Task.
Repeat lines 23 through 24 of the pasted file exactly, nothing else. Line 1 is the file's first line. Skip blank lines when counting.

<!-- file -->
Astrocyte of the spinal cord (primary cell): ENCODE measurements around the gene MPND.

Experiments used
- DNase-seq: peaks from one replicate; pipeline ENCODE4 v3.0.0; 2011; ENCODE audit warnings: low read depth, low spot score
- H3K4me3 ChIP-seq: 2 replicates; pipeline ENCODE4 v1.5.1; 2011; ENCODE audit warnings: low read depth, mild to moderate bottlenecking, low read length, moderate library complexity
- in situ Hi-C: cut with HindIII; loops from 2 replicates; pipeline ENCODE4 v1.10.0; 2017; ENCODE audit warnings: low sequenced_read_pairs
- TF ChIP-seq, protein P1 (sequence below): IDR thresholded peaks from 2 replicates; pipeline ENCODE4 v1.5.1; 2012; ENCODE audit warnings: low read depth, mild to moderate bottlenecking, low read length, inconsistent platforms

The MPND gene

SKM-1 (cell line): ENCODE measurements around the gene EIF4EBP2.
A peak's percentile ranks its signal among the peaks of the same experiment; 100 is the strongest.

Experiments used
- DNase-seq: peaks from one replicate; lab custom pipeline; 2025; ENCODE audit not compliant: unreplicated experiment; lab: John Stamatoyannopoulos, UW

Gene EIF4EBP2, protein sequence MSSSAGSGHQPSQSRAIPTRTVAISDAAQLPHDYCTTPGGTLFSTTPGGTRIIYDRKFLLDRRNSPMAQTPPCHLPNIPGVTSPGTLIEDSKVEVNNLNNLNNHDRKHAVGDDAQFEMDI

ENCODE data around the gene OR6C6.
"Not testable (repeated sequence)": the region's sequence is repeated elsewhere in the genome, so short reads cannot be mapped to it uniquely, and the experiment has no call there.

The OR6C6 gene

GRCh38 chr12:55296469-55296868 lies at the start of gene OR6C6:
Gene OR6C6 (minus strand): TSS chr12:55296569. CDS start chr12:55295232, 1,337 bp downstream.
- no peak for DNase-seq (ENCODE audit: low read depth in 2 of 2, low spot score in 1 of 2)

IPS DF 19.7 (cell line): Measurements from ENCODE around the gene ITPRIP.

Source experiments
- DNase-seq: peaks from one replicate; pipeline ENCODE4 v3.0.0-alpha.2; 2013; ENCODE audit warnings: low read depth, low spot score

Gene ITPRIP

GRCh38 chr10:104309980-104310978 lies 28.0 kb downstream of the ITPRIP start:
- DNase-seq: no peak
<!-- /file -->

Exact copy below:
GRCh38 chr10:104309980-104310978 lies 28.0 kb downstream of the ITPRIP start:
- DNase-seq: no peak